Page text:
In reference to Grossma & Curran (2004), these achievements have given more children in Central Harlem richer life opportunities. However, the management feels that these efforts are insufficient to fully address the critical needs of these families and children. The organization is deciding to put much focus on its most important remaining challenge, which is quality education. This brings an organizational dynamic of Harlem Children’s Zone to financial issues and expansion. Other dynamics include the HCZ’s penetration, strengthening and reorganization of the management, and monitoring and evaluation of the program.
How to improve the context description in the HCZ case study
In context description it is important to communicate to the reader a clear picture of the overall context of the Acton research project. The description of the beginning of the research paper lays the foundation (strong or weak) for the validity, trustworthiness and credibility of the results and conclusions. Systems thinking, which has not been adequately used in the cases study should help in improving the context description. Systems thinking utilizes concepts, tools and habits to create a clear understanding of the complex interdependent structures found in the dynamic systems (Grossma & Curran, 2004).
The research should thus intensify the use of systems thinking to encourage understanding of the case study and the organization. With a better understanding of the case study and the organizational systems, it is easier to identify the influence points, which lead to the desired outcomes. These desired outcomes are the key decision areas that the action research project is seeing to transform or improve in the system (Grossma & Curran, 2004).
Difference between an action project and the HCZ context
The action project and HCZ context are near similar with clear differences. The action project offers a clear picture of the activities of the organization designed to attain the mission and vision of improving the situation of the children in Harlem. However, it is not clear if this is the whole picture of the organization. The context presented in the case study is one that needs funding to proceed with the phase one plan of the organizational improvement.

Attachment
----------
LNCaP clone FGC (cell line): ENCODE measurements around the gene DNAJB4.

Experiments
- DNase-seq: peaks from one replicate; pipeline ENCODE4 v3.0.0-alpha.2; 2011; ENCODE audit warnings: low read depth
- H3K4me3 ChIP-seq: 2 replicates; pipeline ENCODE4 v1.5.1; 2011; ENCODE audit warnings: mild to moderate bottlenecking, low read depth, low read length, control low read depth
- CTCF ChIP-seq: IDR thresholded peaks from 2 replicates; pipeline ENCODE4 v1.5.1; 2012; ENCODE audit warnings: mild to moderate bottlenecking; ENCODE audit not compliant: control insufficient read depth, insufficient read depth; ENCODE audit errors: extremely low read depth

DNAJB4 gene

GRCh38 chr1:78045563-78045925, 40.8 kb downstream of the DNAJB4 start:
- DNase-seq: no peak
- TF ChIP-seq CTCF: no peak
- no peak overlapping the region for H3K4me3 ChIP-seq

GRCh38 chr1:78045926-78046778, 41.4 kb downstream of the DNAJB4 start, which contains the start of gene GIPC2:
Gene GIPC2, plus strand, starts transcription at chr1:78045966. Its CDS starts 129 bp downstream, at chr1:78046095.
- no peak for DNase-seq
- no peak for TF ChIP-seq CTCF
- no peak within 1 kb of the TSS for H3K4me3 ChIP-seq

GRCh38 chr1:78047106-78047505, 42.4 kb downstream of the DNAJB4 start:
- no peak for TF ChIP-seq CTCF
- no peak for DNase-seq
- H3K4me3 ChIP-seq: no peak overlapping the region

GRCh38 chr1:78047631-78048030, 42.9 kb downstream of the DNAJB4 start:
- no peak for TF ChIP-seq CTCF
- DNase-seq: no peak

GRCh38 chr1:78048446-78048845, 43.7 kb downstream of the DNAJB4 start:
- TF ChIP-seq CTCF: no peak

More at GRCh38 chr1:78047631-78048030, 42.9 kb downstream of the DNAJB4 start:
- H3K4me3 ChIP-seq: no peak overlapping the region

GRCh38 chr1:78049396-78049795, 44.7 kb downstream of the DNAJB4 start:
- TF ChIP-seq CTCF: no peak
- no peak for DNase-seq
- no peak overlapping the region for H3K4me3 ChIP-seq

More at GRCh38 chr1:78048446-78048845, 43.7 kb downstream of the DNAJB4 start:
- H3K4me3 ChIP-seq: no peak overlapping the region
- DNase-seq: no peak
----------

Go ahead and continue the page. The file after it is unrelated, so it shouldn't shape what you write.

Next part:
The action project details only the parts of the organization that needs improvement. With a clear understanding of the Canada’s commitment to Rheedlen’s (previous name of HCZ) continued rapid growth, the HCZ context appears to show the need for an improvement. The context presented in the action project shows unresolved questions about specific aspects of the organization’s growth (Grossma & Curran, 2004).
The action project pursued numerous streams of analysis to inform the research questions. Not surprisingly, the management, according to the action project found that no one analysis offered a one stop answer to the questions. As a substitute, put together, the action project analyses painted a picture of the HCZ its current context, its weaknesses and strengths, and its possible opportunities to move it forward – or improve its performance. The action project though does not give the actual real picture in the organization, an organization that is experiencing real financial difficulties (Grossma & Curran, 2004).
In conclusion, the action project shows the organization’s dynamic situations. While the action project shows completeness and adequacy, the case study does not show adequacy in the use of systems thinking. The context presented in the action project shows unresolved questions about specific aspects of the organization’s growth. The case study can be improved through intensifying the use of smart thinking (Grossma & Curran, 2004).
Grossma, A. & Curran, D. (2004). The Harlem Children’s Zone; Driving Performance with Measurement and Evaluation. Harvard Business School, 9-303-109